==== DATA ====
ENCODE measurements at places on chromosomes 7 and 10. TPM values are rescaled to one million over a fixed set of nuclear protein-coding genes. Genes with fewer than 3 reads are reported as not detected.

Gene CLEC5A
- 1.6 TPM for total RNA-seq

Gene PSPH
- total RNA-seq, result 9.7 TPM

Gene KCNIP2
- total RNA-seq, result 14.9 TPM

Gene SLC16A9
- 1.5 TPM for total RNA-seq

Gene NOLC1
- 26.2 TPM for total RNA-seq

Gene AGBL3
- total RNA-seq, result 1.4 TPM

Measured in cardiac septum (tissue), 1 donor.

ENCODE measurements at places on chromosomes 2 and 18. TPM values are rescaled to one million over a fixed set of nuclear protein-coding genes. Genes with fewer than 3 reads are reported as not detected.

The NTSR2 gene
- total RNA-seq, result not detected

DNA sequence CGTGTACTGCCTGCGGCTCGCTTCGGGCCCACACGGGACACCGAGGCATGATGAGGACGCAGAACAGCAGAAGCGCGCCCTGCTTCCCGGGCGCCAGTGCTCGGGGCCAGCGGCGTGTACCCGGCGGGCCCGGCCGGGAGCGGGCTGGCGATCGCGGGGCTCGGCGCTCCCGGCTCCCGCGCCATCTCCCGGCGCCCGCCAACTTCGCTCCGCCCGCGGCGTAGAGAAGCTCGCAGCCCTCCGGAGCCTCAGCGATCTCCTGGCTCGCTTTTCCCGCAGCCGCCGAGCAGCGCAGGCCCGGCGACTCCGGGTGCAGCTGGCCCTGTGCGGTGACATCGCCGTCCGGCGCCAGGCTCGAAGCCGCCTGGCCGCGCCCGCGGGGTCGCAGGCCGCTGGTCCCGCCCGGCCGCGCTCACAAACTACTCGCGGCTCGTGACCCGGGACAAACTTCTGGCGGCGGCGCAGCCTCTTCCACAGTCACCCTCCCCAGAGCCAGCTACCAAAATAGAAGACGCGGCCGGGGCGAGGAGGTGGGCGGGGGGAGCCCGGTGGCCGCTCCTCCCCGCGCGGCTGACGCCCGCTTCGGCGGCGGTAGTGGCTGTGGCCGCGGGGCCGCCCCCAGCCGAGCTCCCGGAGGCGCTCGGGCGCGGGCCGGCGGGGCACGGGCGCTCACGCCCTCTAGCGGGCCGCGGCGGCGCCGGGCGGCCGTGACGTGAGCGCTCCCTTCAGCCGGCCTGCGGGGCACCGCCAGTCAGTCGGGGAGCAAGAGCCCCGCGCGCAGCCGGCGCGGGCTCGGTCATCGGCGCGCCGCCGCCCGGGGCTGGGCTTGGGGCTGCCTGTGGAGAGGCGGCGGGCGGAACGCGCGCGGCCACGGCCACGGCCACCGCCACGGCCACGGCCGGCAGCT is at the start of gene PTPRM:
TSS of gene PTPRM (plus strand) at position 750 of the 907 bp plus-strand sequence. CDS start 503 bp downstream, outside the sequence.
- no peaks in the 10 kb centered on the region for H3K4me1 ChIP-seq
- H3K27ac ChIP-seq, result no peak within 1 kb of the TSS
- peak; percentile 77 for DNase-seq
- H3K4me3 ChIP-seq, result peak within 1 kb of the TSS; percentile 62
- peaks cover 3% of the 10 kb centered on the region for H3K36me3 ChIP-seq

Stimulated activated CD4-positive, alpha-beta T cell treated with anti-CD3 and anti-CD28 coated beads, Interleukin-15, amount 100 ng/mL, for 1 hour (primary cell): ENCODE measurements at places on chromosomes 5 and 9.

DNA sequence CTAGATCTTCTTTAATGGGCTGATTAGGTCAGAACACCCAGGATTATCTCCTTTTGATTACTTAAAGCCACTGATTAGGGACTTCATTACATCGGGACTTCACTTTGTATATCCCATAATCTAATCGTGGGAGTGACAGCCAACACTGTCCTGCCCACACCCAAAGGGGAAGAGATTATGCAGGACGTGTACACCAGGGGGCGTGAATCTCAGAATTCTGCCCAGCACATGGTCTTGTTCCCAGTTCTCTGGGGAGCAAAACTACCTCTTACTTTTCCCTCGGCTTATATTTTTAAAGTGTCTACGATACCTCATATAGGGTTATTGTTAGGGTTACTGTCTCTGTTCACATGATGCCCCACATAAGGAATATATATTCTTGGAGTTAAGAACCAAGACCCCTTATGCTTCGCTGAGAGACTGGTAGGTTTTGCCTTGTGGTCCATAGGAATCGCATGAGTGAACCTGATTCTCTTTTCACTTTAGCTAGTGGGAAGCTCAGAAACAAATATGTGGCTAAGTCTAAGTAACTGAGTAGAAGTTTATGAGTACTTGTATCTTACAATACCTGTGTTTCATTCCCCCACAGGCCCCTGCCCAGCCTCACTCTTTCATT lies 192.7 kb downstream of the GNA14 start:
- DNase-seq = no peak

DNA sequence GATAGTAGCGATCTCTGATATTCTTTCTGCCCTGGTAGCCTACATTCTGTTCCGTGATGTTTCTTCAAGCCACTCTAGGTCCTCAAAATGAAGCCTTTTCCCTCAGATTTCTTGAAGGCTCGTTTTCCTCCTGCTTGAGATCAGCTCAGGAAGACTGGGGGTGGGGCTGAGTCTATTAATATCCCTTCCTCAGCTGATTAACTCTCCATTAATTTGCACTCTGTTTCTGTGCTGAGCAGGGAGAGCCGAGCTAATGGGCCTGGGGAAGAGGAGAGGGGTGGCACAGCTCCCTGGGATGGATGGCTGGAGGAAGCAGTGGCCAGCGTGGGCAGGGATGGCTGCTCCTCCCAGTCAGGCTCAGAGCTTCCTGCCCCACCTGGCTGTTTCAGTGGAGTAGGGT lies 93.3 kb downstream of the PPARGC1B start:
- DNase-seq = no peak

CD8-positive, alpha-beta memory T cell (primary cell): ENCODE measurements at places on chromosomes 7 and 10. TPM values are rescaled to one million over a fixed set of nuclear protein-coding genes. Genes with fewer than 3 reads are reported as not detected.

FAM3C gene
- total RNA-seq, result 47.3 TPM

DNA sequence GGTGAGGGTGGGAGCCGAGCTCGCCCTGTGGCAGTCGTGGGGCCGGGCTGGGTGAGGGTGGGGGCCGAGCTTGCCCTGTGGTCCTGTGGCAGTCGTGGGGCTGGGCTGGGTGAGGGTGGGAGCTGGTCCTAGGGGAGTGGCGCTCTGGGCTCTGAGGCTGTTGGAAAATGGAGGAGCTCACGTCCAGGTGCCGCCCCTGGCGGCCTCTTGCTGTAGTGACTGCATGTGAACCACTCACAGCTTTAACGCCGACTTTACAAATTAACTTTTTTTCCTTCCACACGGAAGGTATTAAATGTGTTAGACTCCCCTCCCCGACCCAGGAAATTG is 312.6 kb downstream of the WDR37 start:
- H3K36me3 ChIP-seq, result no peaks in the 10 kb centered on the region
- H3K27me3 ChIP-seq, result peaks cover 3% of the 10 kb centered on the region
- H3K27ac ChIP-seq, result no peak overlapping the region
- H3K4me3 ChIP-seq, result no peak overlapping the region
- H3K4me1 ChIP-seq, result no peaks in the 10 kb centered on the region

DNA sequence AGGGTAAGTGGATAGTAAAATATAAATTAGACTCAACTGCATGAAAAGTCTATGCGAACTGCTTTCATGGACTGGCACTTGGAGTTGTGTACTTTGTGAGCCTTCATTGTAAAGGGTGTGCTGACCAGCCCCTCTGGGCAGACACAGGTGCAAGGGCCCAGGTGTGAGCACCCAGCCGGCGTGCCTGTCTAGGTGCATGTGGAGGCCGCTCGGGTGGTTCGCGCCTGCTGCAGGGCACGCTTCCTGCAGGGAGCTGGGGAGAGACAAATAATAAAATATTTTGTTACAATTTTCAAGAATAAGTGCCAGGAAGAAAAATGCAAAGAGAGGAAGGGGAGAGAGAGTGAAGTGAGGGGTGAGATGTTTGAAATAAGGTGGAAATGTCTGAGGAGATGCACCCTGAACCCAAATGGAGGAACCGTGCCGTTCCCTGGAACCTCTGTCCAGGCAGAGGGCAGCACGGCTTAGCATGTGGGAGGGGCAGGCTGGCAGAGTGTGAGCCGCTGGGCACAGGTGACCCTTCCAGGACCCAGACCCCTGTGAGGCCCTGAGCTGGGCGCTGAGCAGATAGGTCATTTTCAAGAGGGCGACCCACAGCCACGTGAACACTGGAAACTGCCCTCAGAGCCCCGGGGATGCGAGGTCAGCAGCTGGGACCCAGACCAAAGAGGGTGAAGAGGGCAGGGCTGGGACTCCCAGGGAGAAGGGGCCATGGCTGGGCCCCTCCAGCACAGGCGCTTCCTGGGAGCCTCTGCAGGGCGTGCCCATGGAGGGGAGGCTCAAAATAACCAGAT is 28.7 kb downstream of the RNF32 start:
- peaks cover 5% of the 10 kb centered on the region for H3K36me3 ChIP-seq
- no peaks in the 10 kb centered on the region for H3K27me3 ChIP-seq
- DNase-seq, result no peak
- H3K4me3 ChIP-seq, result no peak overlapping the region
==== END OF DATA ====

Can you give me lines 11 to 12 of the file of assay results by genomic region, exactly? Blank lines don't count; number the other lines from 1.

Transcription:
- 26.2 TPM for total RNA-seq

Gene AGBL3